The biggest breakthrough will be that machine learning research becomes profitable, through applications to data science and other areas.
Machine learning is an engine driving the creation of several major new markets and areas of growth in technology.

What next?

We understand neural networks so poorly.
The ability to learn hierarchies of concepts, building up multiple layers of abstraction, seems to be fundamental to making sense of the world.

Will deep learning soon learn to AI?

Conway’s law:
Any organization that design a system, will inevitably produce a design whose structure is a copy of the organization’s communication structure.
This means, the design and engineering of systems reflect the understanding of the likely constituent parts, and how to build them. Deep learning can’t be applied directly to the development of AI, because we don’t know what the constituent parts are. Indeed, we’re not even sure what basic questions to be asking. At this point, AI is more a problem of science than of engineering.
Wernher von Braun
basic research is what I’m doing when I don’t know what I’m doing.
As our knowledge grew, people were forced to specialize. Many deep new ideas, such as germ theory of disease, how antibodies work, what forms a complete cardiovascular system. Such deep insights formed the basis for subfields such as epidemiology, immunology, and the cluster of inter-linked fields around the cardiovascular system. And the structure of our knowledge has shaped the social structure of medicine, due to the realizing the immune system exists.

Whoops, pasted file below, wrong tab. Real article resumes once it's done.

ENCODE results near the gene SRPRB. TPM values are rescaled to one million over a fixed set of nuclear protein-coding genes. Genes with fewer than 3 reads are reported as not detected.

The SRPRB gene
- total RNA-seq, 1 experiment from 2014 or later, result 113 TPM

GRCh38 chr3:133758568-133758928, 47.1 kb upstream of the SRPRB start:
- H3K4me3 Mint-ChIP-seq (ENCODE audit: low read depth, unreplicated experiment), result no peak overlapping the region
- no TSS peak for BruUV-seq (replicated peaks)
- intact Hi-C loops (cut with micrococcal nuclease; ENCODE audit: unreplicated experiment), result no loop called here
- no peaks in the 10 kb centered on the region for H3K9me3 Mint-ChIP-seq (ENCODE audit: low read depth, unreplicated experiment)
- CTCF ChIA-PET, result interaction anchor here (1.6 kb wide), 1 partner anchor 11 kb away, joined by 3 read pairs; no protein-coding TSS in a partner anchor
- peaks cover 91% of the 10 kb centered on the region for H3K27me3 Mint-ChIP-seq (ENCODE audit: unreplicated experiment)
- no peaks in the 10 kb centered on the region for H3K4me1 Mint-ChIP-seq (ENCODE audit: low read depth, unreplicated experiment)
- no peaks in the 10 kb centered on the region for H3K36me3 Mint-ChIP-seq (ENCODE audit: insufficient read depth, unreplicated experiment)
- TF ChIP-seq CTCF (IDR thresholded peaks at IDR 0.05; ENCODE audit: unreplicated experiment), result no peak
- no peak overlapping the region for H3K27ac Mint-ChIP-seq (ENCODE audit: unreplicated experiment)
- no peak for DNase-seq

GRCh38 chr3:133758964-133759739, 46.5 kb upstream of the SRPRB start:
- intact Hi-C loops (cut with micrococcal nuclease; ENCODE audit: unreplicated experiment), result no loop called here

The field start out monolithic, with just a few deep ideas. Early experts can master all those ideas. But as time passes, we discover many deep new ideas, too many for any one person to really master. So the structure of our knowledge shapes the social organization of science, which in turn constrains and helps determine what we can discover.
Deep learning is the latest super-special weapon I’ve heard used in such arguments.
Deep learning is an exciting and fast-paced but also relatively monolithic field. What we don’t yet see is lots of well-developed subfields, each exploring their own sets of deep ideas, pushing deep learning in many directions. still a rather shallow field. It’s still possible for one person to master most of the deepest ideas in the field.
How complex and powerful a set of ideas will be needed to obtain AI?
No one knows for sure.
We are at least several decades from using deep learning to develop general AI.
This indefinite conclusion will no doubt frustrate people who crave certainty.
If you ask a scientist how far away some discovery is?
They say “10 years”.
What they mean is “I’ve got no idea”